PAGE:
Make sure that the plastic surgeon who does this procedure for you can demonstrate significant experience with revisionary breast surgery. 

I hope this, and the attached link (dedicated to corrective surgery for bottoming out concerns), helps.

Split muscle technique to correct animation deformity

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Your animation deformity and bottoming out/double bubble are two aspects of the same problem. It can be corrected by converting to the split muscle plane (not dual plane) along with capsule revisions. Several examples and resources on my site.

Richard Baxter, MD
Seattle Plastic Surgeon
4.9 out of 5 stars 59 reviews

Breast aug, revision, sientra, bottoming out

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Thank you for your question. Typically having bottoming as shown in your photos is going to require a revision procedure. If you were my patient, I would place an ADM or Strattice along the lower pole to hold the implant in place. I also typically in my patients try to put in a slightly smaller implant placed in order to have less stress or weight on the lower pole of your breast.  It looks from your photos that the fold (lower portion of the breast) has been disrupted. By placing the Strattice, this can help correct this deformity. I would agree with talking to your plastic surgeon about your concerns. I am also in Ashland and would be happy to see you for a consultation in person to help address your concerns further.

Margo Herron, MD
Medford Plastic Surgeon

I would do it now

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From your photographs, if you are my patient, I would recommend that you proceed at any time with a revision of the bottom of your capsule. With the animation deformity that appears to be on the left side I would probably recommend a large piece of Strattice attached to the muscle and down to the bottom of the capsule to act as a hammock and prevent inferior migration of the implant again. The same procedure would be done on the right side as well. Depending on what needs to be done the instructions of what to do and not do will need to be given to you by your plastic surgeon. Best of luck.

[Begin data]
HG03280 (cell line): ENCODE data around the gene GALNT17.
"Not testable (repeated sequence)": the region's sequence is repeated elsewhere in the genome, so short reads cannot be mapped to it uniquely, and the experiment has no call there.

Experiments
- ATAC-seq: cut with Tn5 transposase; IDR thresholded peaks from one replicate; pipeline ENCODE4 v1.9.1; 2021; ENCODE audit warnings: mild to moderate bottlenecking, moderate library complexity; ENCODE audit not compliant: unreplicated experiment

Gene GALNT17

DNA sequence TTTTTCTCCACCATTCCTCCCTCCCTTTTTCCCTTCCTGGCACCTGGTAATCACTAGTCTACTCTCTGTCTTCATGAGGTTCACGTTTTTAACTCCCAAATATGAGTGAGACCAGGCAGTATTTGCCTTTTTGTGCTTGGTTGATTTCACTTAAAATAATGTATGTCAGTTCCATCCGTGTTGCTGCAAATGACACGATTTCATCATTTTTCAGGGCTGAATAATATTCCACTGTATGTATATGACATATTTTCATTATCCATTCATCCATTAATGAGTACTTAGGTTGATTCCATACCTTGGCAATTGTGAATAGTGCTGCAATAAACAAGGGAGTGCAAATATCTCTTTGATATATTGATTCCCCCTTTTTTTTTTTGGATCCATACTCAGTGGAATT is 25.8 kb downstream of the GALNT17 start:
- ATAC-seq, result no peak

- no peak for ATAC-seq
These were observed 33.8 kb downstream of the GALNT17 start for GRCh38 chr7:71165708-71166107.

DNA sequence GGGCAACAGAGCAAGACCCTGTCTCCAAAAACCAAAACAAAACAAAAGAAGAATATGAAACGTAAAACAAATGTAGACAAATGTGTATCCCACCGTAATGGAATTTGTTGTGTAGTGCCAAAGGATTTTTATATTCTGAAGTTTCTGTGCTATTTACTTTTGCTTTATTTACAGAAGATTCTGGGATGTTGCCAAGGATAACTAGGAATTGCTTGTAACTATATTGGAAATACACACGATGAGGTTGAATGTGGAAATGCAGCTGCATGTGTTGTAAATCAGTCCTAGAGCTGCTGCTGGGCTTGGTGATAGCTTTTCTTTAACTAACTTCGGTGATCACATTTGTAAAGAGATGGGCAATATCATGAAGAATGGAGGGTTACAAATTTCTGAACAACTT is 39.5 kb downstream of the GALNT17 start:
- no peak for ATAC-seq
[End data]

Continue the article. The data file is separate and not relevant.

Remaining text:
Marc J. Salzman, MD, FACS
Louisville Plastic Surgeon
4.7 out of 5 stars 58 reviews

Revisions for breasts and tummy procedures

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are usually done after waiting 6 months but some surgeons may proceed sooner, depending on what the problem is.  You should write down all of your concerns so that everything is covered and addressed to your satisfaction but it appears you can benefit from revisions to produce perkier and more rejuvenated outcomes.  Recovery from revisions will vary, depending on what is done and your surgeon is best equipped to let you know what to expect from what procedures you will be having done.

Curtis Wong, MD
Redding Plastic Surgeon
4.8 out of 5 stars 33 reviews

These answers are for educational purposes and should not be relied upon as a substitute for medical advice you may receive from your physician. If you have a medical emergency, please call 911. These answers do not constitute or initiate a patient/doctor relationship.